Little. Yellow. Different

Photo by Keith MayOne recent summer day, I took a short tour of Aliso Creek. I emphasize “short”: the chronically polluted waterway runs some 14 miles from isolated canyons in the Santa Ana Mountains through several South County cities to the whiter-than-white sands of Aliso Beach. I walked about 100 yards.

Starting on the sand at Aliso Beach with the ocean at my back, I walked toward historic Aliso Creek Bridge (built in 1926). The first 25 feet or so of creek water looked like lemon-lime Gatorade. A little further inland, it was Brisk Iced Tea. Finally, directly under the bridge, it was Nestle Quik chocolate milk.

If only it was chocolate milk. The steady stream of water flowing from a drainage pipe above looked, smelled and, um, tasted clean. But where that water hit the creek, a sulfurish foam bubbled up. A whiff of that foam collected on one finger had the odor of petroleum. A few minutes later, my finger turned pink. An hour later, it was bright red.

The skin discoloration shouldn't have been a surprise. A July 31 county report concluded that urban runoff dumping into the creek from storm drains in Aliso Viejo, Laguna Beach, Laguna Hills, Laguna Niguel, Laguna Woods, Lake Forest and Mission Viejo violates state safe-swimming water standards—at some spots by a factor of 100.

That's not what's weird: considering the rapid development along Aliso Creek, it's bound to be a mess. What's strange is that Aliso Beach—the beach into which Aliso Creek offers up the toxic secrets of inland life—is testing clean for the first time in years.

According to Larry Honeybourne, head of water-quality testing for the county Health Care Agency, Aliso Beach has pretty much met state clean-water standards for about a year—the exception being after an April sewage spill and any time after rainfall; beaches automatically close for 72 hours after it rains.

“It's been kind of interesting down there,” Honeybourne admits. “We've not seen the kind of problems we've seen with sewage spills in the past, and we haven't seen a lot of water-quality violations there.”

Which begs these questions: If Aliso Creek is polluted from top to bottom—and everybody agrees that it is—why is Aliso Beach testing clean? Is it time to declare Aliso Beach healthy?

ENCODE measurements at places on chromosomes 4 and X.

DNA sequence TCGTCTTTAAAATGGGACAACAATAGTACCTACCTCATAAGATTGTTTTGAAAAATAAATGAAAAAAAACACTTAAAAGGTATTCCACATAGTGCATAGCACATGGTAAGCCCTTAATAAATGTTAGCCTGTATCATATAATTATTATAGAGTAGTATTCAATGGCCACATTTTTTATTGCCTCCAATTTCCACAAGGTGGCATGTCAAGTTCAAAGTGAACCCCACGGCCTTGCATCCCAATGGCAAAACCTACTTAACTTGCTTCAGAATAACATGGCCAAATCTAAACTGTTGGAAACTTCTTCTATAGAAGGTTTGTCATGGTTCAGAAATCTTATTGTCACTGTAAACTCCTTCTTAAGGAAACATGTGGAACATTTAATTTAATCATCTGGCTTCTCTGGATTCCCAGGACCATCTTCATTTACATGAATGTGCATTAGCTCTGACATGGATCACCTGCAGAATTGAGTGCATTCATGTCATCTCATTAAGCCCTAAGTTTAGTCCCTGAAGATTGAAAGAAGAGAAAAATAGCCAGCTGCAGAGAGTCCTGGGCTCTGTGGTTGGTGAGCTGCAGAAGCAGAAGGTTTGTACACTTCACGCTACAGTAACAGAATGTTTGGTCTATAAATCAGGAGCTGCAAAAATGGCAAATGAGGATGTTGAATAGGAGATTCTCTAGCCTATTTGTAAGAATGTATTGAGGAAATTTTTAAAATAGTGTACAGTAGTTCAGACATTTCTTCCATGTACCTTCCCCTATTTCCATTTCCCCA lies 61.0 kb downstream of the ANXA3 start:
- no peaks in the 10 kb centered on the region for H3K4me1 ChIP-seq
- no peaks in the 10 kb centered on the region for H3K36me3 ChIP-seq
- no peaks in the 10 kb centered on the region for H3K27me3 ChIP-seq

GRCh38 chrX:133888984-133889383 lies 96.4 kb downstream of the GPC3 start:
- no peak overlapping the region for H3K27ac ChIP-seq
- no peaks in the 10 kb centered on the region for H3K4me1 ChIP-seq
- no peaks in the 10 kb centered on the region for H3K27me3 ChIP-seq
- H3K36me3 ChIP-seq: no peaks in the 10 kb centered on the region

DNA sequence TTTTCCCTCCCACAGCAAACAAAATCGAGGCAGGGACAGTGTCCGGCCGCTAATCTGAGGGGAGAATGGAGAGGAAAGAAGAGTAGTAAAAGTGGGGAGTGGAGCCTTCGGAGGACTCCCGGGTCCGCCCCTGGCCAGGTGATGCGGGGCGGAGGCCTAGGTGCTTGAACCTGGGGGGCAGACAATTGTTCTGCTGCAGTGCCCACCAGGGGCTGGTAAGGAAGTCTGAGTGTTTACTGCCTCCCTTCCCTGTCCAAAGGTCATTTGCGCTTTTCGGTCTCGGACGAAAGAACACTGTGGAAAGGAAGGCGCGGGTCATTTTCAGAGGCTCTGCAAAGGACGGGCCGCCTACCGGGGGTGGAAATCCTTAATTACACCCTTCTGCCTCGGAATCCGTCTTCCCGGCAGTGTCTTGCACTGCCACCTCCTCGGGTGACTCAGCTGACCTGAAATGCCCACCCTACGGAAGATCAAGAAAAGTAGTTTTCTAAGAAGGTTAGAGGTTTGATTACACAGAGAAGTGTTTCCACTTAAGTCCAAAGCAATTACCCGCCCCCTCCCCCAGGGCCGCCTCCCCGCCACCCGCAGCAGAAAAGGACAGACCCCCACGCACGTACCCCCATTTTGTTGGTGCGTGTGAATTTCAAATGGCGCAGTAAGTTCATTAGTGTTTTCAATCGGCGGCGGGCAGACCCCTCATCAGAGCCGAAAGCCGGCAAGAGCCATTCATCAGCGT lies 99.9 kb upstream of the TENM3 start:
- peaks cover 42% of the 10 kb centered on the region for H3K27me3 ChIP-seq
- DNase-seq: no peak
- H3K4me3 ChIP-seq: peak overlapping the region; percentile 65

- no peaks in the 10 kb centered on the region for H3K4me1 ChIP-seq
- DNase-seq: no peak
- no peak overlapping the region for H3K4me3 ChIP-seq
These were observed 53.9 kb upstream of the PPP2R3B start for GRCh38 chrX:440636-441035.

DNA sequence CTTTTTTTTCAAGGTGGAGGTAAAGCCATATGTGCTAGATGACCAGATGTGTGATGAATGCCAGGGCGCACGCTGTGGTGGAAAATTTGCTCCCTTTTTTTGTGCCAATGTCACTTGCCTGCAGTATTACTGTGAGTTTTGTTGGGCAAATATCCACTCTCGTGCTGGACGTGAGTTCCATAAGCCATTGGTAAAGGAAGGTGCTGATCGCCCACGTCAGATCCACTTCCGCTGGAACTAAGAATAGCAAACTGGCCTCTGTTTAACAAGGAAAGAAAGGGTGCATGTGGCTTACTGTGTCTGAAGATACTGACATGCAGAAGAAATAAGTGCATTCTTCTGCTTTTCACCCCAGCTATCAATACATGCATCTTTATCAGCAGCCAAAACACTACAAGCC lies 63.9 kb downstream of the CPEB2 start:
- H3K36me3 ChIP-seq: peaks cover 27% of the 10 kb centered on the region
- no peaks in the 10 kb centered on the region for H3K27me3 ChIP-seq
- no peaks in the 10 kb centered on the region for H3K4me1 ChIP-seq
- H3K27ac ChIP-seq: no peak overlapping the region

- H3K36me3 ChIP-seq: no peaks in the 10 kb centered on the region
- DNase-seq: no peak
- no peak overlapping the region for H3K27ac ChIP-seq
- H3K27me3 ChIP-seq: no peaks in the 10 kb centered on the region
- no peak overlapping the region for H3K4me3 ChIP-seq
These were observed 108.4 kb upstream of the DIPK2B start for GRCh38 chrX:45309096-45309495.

Honeybourne said lifeguards report the character of Aliso Beach has changed since the pier there was torn down in 1999. The sand and wave action seem different now. He surmised that recent high water-quality marks might have something to do with that, as well as steps cities such as Laguna Niguel have taken to reduce the urban runoff that enters storm drains emptying into Aliso Creek.

But he conceded that no one in county government knows for sure why a beach once ranked among Orange County's dirtiest is suddenly testing crystal clean.

Environmentalists question the accuracy of the county's water testing. They note that water samples are collected at five points along the beach—but not at the Aliso Creek mouth. Then, too, it could be that the small amount of polluted water dribbling from the creek isn't enough to flunk the beach on any given test day but harms the beach over time—a kind of poisonous Chinese water torture. And don't forget those 40 days out of the year the county doesn't test: when it rains.

“Everyone thinks about what's coming out of the creek every day, but it could be that all the environmental damage occurs during those 40 days of rainfall,” said Mark Gold, executive director of the Santa Monica-based, nonprofit, clean-water group Heal the Bay.

Whether the water tests clean, there's anecdotal evidence that the beach is a mess. Scale the hills overlooking Aliso Beach, and you'll notice a thick, algae-colored plume that extends from the creek mouth 50 yards into the ocean before turning downcoast the length of the beach. Local poo fighters call this “the dead zone.”

“They've made a desert out of my ocean,” says Roger von Butow, a longtime critic of overdevelopment and government inaction when it comes to Aliso Creek and Aliso Beach. “It's dead out there. A continual poisoning of the beach is going on.”

Mike Baker of Dana Point Dive N' Surf confirmed von Butow's assessment. “I don't know anyone who even dives there anymore; the water's pretty dirty,” said Baker. “It's basically dead out there because of the pollution. You don't dive there—definitely not.”

Von Butow doubts Aliso Creek will ever get clean. Despite a joint effort between government agencies and water districts to improve the creek, the tens of millions of dollars it will take to get plans off the drafting board have not been secured. Meanwhile, the pollution keeps coming. Land along the creek banks is 75 percent developed; building plans already in the pipeline will bring that to 82 percent by 2015.

No one's even started to talk about how to handle the additional urban runoff, and von Butow hints at a conspiracy of silence involving powerful tourism and development interests: “This is Jaws meets Chinatown.

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